Subtype 2 study: Unvaccinated piglets showed a higher incidence of depression and abnormal respiration after challenge. Bodyweight and ADWG were significantly higher (p < 0.05) in vaccinated pigs at necropsy. Viremia and nasal and oral shedding were significantly reduced (p < 0.05). The percentage of lung lesions in vaccinated pigs (3%) was significantly lower (p < 0.05) than in control pigs (15%).
Subtype 3 study: Unvaccinated piglets showed a higher incidence of coughing, depression and conjunctivitis after challenge and general condition was lower. ADWG was significantly higher in vaccinated pigs at necropsy. Viremia was significantly reduced (p < 0.05) in vaccinated pigs at days 5 and 10 after challenge. The percentage of lung lesions in vaccinated pigs (2.8%) was also lower than in control pigs (6.8%).
Based on these results, investigators concluded that giving pigs the new MLV vaccine at 1 day of age reduced infection, disease severity and performance losses following challenge with pathogenic strains of PRRSV-1 subtypes 1, 2 and 3.
Broad and early protection
According to Cabana, the findings confirm that MLV vaccines are valuable tools for protecting against the potentially devastating effects of PRRS, which cost European pig producers approximately €1.5 billion per year.8
“Currently, the geographic distribution of PRRSV-1 subtypes in Europe is clearly divided by Poland’s eastern border, with subtype 1 prevalent to the west and subtypes 2 and 3 more common to the east,” she said.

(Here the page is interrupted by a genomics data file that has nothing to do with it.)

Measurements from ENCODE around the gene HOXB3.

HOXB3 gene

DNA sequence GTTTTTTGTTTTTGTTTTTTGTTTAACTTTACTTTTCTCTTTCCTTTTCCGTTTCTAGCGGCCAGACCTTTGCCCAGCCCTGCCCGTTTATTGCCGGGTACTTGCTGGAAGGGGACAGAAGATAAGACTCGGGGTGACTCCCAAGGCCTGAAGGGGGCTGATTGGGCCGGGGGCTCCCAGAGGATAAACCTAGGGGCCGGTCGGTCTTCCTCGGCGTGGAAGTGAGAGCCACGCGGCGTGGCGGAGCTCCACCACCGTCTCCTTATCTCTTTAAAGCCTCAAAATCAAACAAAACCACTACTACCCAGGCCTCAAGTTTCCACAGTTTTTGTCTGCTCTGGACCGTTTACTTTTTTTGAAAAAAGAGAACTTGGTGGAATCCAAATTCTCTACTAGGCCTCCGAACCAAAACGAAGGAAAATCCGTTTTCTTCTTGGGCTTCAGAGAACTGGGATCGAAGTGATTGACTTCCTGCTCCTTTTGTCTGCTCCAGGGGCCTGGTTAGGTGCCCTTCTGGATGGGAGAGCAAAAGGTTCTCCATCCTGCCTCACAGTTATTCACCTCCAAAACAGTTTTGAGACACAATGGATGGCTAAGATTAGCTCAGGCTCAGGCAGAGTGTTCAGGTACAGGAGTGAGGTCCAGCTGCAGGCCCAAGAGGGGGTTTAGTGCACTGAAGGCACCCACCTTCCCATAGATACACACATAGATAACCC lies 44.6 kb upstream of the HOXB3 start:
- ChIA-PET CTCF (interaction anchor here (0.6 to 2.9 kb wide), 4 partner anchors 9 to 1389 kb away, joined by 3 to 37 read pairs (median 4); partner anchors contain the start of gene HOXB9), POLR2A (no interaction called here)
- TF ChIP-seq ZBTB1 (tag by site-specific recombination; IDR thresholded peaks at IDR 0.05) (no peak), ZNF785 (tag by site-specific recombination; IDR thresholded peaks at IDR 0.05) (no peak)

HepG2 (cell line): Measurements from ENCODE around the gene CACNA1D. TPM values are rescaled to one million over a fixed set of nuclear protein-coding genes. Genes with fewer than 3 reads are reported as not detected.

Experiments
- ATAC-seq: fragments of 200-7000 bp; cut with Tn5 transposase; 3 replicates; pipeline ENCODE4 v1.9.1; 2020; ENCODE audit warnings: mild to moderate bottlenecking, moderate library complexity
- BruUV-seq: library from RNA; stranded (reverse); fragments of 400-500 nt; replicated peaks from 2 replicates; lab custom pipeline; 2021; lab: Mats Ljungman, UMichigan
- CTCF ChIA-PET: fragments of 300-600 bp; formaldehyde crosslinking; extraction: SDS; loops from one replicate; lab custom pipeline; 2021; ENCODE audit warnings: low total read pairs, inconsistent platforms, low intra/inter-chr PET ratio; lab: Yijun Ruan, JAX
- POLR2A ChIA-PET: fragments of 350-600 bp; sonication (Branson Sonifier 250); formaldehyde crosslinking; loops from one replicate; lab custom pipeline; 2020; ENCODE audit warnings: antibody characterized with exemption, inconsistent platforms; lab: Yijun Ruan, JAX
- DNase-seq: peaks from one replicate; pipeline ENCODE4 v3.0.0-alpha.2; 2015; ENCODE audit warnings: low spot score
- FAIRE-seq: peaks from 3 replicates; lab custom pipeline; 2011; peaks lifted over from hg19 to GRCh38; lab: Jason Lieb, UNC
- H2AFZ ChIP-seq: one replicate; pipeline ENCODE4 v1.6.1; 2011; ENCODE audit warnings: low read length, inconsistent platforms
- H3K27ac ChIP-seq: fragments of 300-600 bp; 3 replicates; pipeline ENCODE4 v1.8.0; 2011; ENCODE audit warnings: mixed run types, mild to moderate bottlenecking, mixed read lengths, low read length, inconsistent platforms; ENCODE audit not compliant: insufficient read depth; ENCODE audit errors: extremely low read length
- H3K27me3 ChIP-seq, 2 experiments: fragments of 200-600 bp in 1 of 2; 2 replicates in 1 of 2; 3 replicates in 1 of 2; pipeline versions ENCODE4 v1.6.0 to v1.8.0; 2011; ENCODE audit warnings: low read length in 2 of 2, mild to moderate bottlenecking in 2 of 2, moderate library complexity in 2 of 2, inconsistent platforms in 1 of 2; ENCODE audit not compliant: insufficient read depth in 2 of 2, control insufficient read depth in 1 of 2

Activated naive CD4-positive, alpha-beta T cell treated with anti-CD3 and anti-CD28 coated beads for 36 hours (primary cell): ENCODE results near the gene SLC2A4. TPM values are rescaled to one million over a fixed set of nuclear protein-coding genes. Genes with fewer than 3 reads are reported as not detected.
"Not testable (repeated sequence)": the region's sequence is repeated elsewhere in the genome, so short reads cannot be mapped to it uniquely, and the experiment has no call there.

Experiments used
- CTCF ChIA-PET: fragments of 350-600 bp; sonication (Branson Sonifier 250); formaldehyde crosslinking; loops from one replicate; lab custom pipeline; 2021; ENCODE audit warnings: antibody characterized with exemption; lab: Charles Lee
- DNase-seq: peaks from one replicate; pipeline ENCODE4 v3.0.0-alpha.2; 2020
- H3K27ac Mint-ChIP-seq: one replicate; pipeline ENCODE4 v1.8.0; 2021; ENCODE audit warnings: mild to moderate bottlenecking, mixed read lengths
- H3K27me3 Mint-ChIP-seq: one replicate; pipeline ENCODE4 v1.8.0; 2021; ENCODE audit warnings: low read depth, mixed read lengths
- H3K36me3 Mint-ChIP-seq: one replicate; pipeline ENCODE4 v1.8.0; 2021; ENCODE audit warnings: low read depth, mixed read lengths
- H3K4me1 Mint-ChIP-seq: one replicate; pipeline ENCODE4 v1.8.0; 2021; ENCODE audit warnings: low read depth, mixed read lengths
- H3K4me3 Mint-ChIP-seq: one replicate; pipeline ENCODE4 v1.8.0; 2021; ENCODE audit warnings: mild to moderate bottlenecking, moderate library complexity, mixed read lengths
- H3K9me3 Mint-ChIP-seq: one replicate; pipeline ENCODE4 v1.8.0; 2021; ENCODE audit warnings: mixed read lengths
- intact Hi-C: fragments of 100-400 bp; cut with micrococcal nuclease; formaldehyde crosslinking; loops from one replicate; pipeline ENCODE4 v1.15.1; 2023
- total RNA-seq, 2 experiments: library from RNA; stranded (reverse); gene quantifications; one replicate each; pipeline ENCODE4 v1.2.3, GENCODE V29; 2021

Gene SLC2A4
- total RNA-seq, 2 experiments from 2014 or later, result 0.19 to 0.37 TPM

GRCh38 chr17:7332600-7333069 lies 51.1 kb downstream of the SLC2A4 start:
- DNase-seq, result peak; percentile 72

“However, with increased movement of pigs within Europe, it is reasonable to see more Eastern European strains in Western European regions, making cross-protection increasingly important.
“The broad, early and long-lasting protection provided by the MLV vaccine used in this study makes it an excellent management tool for protecting pigs from PRRSV-1 as well as costly secondary infections.”
1 Fort M, et al. Vaccination of 1-day-old pigs with a PRRSV modified-live attenuated vaccine confers protection until slaughter. ESPHM 2018 Abstract Book.
2 Balasch M, et al. Vaccination of 1-day-old pigs with a porcine reproductive and respiratory syndrome virus (PRRSV) modified live attenuated virus vaccine is able to overcome maternal immunity. Porcine Health Management. 2018:4:25.
3 Stadejek T, et al. Pathogenicity of three genetically diverse strains of PRRSV Type 1 in specific pathogen free pigs. Vet Microbiol. 2017;209:13-19.
4 Bonckaert C, et al. Modified-live PRRSV subtype 1 vaccine UNISTRAIN® PRRS provides a partial clinical and virological protection upon challenge with East European subtype 3 PRRSV strain Lena. Porcine Health Management 2016;2(1):12.
5 Cabana M, et al. Assessment of the efficacy of a PRRSV-1 subtype 1-based modified-live virus attenuated vaccine in front of the challenge with subtype 2 and subtype 3 PRRSV-1 strains. Data on file.
7 Kreutzmann H, et al. Efficacy of a novel vaccine against PRRSV in neonatal piglets. ESPHM 2019 Abstract Book.
8 De Paz X. PRRS cost for the European swine industry. Pig333.com. August 2015. Located at https://www.pig333.com/articles/prrs-cost-for-the-european-swine-industry_10069/. Accessed 14 May 2020.
Posted on September 8, 2020